I pray that there are more people like George in the world. I hope that Liz gets rescued by another amazing soul. She and her family are doing their part. They are staying strong, positive and working hard to bring awareness to this disease.


Liz isn’t just raising awareness for herself. PKD is genetic, her son Wyeth has a 50% chance of also having PKD.

Liz’s best chance for survival is a live donor. The average wait for a deceased donor kidney is 5 years!  If you or someone you know wants to help my friend,  you can support her walks for a cure or if it’s in your heart help her by donating a kidney. Liz’s blood type is A positive. She can receive a kidney by anyone with A positive, A negative, O positive and O negative.

To learn more about living kidney donation, follow this link,  Info on the transplant program at the Hospital of the University of Pennsylvania

I am participating in the Kidney Walk benefitting the National Kidney Foundation. I want to do my part to help my friend Liz get a life saving kidney and raise awareness. Today, I am asking you to support my fundraising efforts with a donation. Please click below to the National Kidney Foundation link, click on donate then search for my name Laila Sattar and donate to my team. Your help is much needed for this important cause.

Thank you!

Love you Liz!

National Kidney Foundation.


How to help ease back to school anxiety


It’s that time of the year when we switch from our lazy summer days to routine, school and homework. It’s usually a switch that can cause some stress for both you and  your child. But, with a little bit of preparation and the right attitude, it doesn’t have to be so difficult.

Having a little anxiety about going back to school is normal. Our children are facing a lot of newness, including new teachers, classmates and lots of academic challenges. The anticipation of the new school year may cause sleepless nights for some kids. I know my child has a lot of anxiety right before the first day of school. She is often sick to her stomach and unable to sleep. As much as my heart breaks for her, I have to put on a strong front and say “I know you can do it. Change is difficult but I know once you get to school you will feel better. You’re going to have a great day and make lots of new friends!’”

I think our attitude has a strong influence on how our children view the beginning of school. They pick up on our feelings, react to them, and often magnify them. You have to have faith that they’ll be able to get through the changes, even if it’s hard. Let them know that everyone feels a little nervous going into the classroom. Maybe share some stories about how you were nervous but by the end of the day you  made a new friend and felt great about seeing some old ones. I tell my daughter that somewhere in her class is a child who is waiting to be her friend. It helps set a positive expectation about the school year, and it helps her notice and be ready to respond to friendly overtures.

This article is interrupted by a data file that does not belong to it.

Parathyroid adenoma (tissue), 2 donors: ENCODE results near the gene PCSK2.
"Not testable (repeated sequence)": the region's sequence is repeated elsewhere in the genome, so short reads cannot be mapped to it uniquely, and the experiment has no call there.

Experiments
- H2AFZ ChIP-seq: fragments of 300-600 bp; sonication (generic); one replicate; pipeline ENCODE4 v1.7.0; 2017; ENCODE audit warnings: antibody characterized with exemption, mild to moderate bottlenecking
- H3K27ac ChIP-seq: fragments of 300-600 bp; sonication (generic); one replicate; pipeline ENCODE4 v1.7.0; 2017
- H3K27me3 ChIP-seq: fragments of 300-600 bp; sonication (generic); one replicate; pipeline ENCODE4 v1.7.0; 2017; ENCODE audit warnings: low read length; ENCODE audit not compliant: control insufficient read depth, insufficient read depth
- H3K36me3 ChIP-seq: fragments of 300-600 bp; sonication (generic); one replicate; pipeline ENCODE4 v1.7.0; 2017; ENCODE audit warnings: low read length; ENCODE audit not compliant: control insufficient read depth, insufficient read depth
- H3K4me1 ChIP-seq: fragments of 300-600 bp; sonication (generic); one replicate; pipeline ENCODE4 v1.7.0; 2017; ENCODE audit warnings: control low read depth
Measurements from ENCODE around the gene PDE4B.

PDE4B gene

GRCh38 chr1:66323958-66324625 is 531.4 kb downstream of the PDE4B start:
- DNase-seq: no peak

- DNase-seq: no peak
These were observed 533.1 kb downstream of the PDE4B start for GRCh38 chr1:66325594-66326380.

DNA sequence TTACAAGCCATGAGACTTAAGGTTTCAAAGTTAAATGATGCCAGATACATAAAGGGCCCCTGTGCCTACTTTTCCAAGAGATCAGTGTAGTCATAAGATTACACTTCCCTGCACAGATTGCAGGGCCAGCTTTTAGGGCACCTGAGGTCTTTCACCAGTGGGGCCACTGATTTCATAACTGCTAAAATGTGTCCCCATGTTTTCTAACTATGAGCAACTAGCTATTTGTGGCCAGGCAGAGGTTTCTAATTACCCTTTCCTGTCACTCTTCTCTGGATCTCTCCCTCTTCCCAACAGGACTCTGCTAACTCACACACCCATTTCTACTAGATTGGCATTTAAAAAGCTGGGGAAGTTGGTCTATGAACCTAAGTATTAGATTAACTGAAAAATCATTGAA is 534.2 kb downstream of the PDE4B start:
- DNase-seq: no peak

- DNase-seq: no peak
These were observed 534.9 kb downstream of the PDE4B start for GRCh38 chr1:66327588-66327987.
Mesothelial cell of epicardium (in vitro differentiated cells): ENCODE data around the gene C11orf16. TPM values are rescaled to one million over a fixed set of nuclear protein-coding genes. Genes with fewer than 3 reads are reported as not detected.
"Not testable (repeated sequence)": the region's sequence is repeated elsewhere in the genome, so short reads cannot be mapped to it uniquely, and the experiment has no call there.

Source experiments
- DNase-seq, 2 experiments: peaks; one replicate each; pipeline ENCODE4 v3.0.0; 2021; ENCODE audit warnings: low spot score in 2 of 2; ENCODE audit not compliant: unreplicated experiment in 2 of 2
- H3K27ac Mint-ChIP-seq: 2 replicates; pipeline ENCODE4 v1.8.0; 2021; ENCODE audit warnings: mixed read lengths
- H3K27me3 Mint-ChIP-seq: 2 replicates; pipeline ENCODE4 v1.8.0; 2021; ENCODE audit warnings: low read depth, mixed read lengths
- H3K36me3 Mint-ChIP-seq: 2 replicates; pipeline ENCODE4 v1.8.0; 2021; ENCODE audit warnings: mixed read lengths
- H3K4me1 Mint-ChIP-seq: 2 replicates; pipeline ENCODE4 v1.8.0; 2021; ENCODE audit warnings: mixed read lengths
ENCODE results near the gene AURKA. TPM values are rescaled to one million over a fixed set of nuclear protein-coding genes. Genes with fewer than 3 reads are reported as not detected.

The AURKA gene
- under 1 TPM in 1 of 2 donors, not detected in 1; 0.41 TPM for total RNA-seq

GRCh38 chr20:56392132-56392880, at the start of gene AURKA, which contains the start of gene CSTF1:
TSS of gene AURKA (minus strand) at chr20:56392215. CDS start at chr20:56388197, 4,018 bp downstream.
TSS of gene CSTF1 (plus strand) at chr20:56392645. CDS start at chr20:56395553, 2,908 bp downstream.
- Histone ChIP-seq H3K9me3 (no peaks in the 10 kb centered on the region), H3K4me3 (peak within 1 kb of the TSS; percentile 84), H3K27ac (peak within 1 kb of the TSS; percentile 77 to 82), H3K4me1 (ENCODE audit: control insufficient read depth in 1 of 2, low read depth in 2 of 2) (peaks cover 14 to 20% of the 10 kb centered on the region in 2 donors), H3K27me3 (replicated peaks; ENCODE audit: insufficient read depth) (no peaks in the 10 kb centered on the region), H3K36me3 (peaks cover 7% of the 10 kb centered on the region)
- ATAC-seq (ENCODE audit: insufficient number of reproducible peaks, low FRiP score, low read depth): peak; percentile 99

Here are some ways I prepare my child for the start of school.



1) Create Routines

I establish a daily routines at home at the start of the school year to help her adjust. I create a checklist to help my child get organized and stay on schedule.  I think it helps ease anxiety with rushing to get out the door.  I plan on having a laminated checklist that hangs on the refrigerator and reads Make your bed.  Eat breakfast. Get dressed. Brush teeth. Get backpack. She will check off each item before she heads out the door. This will help her feel in charge and make her feel that getting ready is her responsibility. For the afternoon, I plan on scheduling a routine for homework, snacks, and extracurricular activities. My sister has a great idea of always having my child help create the schedule as a way to get her to buy into it.

2) Establish Fun Traditions

If your excited for school to begin, your kids will follow your lead. Maybe do something fun every year that can help ring in the new school year and it can become your family tradition. My daughter likes to dine at a fancy restaurant the night before the first day of school. We sit around and talk about what she looks forward to and what her concerns are for the upcoming year. We also always take a picture of her with her new backpack at the front steps before she heads out on her first day. The whole backpack buying is also a big deal for her. I make sure she picks something she loves and we prepare all her school supplies and label things together.

Once school starts, I try to follow my child’s lead. She tends to keep a lot of things to herself and doesn’t like me to question her too much.   Of course, I want to know every detail of her day but I don’t push her. I let her relax and then talk later. Sometimes she tells me bits and pieces of her day. Sometimes she doesn’t share much at all.  Either way, it’s fine, as long as she seems calm and somewhat happy, I assume the start of the school is going well.

One of the most precious gifts we can give our children is our confidence that they will find their way. And they will.

I hope your children have a great start to their school year!